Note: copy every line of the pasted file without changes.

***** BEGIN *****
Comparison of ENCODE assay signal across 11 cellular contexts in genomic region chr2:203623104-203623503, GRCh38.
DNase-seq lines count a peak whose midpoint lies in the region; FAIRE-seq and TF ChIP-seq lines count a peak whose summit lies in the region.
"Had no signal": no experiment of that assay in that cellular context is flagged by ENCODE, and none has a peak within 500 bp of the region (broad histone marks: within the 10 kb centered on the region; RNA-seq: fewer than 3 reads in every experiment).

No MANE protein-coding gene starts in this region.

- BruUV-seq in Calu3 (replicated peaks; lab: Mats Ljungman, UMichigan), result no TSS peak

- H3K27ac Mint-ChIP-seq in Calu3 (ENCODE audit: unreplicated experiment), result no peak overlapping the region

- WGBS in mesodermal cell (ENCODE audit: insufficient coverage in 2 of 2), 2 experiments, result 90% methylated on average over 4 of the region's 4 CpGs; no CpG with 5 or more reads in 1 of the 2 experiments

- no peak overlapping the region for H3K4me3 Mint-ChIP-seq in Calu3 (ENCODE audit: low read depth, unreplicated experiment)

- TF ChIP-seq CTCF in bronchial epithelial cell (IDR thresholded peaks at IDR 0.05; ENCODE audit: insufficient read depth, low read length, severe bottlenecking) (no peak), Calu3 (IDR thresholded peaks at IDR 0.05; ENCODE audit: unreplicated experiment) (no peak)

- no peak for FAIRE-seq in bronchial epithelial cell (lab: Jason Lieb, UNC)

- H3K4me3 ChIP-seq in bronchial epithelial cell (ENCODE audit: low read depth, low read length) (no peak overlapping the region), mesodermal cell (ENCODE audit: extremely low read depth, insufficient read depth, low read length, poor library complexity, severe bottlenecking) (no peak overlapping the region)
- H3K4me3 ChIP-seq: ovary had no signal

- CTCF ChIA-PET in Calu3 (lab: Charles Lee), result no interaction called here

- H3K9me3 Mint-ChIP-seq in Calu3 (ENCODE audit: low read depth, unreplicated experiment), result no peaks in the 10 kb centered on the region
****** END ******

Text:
Comparison of ENCODE assay signal across 11 cellular contexts in genomic region chr2:203623104-203623503, GRCh38.
DNase-seq lines count a peak whose midpoint lies in the region; FAIRE-seq and TF ChIP-seq lines count a peak whose summit lies in the region.
"Had no signal": no experiment of that assay in that cellular context is flagged by ENCODE, and none has a peak within 500 bp of the region (broad histone marks: within the 10 kb centered on the region; RNA-seq: fewer than 3 reads in every experiment).

No MANE protein-coding gene starts in this region.

- BruUV-seq in Calu3 (replicated peaks; lab: Mats Ljungman, UMichigan), result no TSS peak

- H3K27ac Mint-ChIP-seq in Calu3 (ENCODE audit: unreplicated experiment), result no peak overlapping the region

- WGBS in mesodermal cell (ENCODE audit: insufficient coverage in 2 of 2), 2 experiments, result 90% methylated on average over 4 of the region's 4 CpGs; no CpG with 5 or more reads in 1 of the 2 experiments

- no peak overlapping the region for H3K4me3 Mint-ChIP-seq in Calu3 (ENCODE audit: low read depth, unreplicated experiment)

- TF ChIP-seq CTCF in bronchial epithelial cell (IDR thresholded peaks at IDR 0.05; ENCODE audit: insufficient read depth, low read length, severe bottlenecking) (no peak), Calu3 (IDR thresholded peaks at IDR 0.05; ENCODE audit: unreplicated experiment) (no peak)

- no peak for FAIRE-seq in bronchial epithelial cell (lab: Jason Lieb, UNC)

- H3K4me3 ChIP-seq in bronchial epithelial cell (ENCODE audit: low read depth, low read length) (no peak overlapping the region), mesodermal cell (ENCODE audit: extremely low read depth, insufficient read depth, low read length, poor library complexity, severe bottlenecking) (no peak overlapping the region)
- H3K4me3 ChIP-seq: ovary had no signal

- CTCF ChIA-PET in Calu3 (lab: Charles Lee), result no interaction called here

- H3K9me3 Mint-ChIP-seq in Calu3 (ENCODE audit: low read depth, unreplicated experiment), result no peaks in the 10 kb centered on the region